5. #5

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    Vance,
    a good all around salmon rod is indeed a 10wt rod. Plenty of action and control for sockeye and Silvers and enough back bone for most Kings. Consider a TFO Ticr in a 10wt which has held up well for many of our clients. The rod also comes with an outstanding lifetime warranty. The Imperials and the 1298s (although great rods) can be a bit delicate at times depending on the circumstances. For trout on the Kenai, go with either a 7wt or 8wt. Tight lines!

  6. #6

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    I agree with the last post on the TFO's. Should be able to find something in your price range and they have a lifetime warranty. I have a 6 wt and an 8 wt. Both are 4 piece and make great pack rods. The 8 wt. should be good for most everything except kings. Sportsman's Warehouse usually has a selection of them.

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    If the target is reds with the usual chuck and duck, most anything will work. Spenard Lumber and the box stores sell conduit that would serve nicely. sarc/ off

    Most any 8-9-10 would serve for reds, and the faster the water and thicker the crowds the heavier would be better.

    The issue on the Kenai or any large river with a strong current is getting the fly down to fish level, keeping it there, and making a decent drag-free presentation. Not terribly difficult if done from a moving boat, but can be nearly impossible with a short light rod from shore. Fished one of the braided outlets from the Kenai into Skilak many years ago from a bar with a variety of spinners with and without weights, then weighted Okie drifters. Spent several hours at it with nothing. Got in the Avon and motored up till the skeg bottomed, dropped a lightly weighted drifter in over the side, no cast, and had a hook-up every time within 10'. This was in the '70's so different regs and vastly different fishing pressure, but the two of us released a lot of fish and kept one deep-hook for lunch.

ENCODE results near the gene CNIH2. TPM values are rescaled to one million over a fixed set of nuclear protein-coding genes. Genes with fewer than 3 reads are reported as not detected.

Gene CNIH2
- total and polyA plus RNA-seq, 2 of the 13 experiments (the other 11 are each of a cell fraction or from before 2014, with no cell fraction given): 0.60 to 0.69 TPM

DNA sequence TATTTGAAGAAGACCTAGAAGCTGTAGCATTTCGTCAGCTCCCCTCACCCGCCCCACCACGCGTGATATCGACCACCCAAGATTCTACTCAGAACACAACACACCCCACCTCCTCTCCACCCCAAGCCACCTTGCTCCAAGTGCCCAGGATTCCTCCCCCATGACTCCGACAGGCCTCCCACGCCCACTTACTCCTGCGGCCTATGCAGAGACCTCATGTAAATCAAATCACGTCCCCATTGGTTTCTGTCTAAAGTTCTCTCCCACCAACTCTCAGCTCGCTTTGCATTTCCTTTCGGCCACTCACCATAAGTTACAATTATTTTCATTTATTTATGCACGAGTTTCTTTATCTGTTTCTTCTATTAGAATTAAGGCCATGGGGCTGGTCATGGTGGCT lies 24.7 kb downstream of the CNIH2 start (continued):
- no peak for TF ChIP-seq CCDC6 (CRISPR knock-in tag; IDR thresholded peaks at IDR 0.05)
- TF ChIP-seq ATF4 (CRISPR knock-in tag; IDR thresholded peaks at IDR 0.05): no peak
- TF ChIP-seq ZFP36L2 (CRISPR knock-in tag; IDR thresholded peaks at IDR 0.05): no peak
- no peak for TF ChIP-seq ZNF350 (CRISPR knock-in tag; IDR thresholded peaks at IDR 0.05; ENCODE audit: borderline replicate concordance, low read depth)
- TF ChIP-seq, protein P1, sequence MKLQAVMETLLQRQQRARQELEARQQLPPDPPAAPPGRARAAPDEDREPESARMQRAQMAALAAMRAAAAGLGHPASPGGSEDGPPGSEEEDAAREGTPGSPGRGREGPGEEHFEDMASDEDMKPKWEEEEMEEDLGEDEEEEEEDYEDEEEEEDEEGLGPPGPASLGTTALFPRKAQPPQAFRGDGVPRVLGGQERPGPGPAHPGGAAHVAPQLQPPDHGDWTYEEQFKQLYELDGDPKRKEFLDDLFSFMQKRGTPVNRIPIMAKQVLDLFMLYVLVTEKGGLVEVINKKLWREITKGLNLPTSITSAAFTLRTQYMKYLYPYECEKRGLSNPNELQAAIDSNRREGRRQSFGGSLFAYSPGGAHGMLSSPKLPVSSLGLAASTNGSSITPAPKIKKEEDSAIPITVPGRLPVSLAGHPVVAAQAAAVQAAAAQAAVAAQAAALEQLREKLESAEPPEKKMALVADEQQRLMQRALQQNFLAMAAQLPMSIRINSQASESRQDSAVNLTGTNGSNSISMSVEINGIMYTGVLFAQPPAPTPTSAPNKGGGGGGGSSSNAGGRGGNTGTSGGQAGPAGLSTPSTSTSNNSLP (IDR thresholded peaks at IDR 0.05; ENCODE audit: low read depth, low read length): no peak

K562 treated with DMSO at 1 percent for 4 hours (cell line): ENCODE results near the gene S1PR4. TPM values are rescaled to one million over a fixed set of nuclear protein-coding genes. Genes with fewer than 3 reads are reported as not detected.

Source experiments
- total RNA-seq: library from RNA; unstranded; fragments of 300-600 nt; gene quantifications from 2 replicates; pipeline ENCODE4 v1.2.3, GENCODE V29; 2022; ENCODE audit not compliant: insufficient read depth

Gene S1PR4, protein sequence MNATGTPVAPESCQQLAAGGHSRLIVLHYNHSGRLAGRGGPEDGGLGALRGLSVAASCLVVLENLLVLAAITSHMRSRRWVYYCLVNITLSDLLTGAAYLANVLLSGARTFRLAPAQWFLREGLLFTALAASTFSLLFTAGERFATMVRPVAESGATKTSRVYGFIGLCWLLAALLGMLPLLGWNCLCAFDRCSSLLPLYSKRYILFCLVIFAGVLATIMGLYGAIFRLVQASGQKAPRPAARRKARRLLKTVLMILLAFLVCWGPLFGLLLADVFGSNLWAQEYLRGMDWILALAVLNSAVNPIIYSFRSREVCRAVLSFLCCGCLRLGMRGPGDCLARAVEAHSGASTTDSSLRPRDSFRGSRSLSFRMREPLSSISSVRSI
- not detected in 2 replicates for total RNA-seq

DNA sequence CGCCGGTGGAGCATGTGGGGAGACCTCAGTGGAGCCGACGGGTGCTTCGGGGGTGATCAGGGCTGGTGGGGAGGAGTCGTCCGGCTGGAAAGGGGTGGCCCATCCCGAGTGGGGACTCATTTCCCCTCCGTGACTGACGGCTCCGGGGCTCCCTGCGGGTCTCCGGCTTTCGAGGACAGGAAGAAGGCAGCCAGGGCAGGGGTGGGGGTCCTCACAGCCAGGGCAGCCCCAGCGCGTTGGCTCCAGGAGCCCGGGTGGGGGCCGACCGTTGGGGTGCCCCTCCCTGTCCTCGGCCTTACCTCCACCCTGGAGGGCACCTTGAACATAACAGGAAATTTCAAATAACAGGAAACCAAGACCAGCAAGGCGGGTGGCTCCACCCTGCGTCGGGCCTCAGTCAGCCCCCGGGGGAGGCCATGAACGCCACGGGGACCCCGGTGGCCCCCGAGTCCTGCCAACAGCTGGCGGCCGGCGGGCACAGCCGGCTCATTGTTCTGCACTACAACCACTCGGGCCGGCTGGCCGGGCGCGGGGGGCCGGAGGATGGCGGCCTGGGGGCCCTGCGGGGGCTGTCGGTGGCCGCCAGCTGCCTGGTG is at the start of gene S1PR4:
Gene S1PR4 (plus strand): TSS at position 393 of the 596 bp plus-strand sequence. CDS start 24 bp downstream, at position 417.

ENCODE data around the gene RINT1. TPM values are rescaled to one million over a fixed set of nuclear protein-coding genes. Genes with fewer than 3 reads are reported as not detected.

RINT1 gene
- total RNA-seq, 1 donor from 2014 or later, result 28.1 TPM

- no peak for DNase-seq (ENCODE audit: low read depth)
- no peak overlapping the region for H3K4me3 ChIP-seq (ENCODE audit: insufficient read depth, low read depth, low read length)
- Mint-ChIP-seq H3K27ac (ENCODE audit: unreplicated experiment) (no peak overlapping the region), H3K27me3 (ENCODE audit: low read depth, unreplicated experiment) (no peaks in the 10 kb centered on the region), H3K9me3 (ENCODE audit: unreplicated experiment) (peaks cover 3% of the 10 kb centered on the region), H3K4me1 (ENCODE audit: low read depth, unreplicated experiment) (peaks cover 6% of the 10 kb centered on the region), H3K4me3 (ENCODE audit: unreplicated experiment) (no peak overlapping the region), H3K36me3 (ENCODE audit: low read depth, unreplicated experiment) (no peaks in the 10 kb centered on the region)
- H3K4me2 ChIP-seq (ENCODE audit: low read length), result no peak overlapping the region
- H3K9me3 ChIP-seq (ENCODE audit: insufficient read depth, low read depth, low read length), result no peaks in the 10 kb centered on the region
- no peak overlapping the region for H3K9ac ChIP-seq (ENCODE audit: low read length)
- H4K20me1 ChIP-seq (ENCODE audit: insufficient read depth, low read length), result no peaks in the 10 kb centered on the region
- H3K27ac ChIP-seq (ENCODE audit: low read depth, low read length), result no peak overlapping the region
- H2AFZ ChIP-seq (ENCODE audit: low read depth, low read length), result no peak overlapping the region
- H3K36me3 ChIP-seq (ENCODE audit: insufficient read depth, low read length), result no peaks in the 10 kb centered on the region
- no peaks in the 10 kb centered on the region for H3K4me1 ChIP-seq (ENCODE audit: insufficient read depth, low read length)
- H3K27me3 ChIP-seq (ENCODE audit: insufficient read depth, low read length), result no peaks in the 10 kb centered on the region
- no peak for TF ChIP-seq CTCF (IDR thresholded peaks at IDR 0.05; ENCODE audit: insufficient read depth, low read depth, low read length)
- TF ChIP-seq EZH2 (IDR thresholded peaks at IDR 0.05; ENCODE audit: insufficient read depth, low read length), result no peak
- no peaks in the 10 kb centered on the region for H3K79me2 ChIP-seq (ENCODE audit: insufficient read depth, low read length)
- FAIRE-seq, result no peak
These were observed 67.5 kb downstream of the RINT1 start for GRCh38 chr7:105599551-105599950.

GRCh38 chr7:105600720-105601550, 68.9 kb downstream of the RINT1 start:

One issue driving cost will be how far you want to cast how heavy a fly and line, knowing that it needs to get on or near the bottom quickly given the current, and how much room you will have for a standard back-cast. Given Kenai bank conditions and crowds you might be a candidate for a Spey rod. Casts a bit different than a traditional one-hander, but has a huge learning curve. But then you are simply awesome when you master it.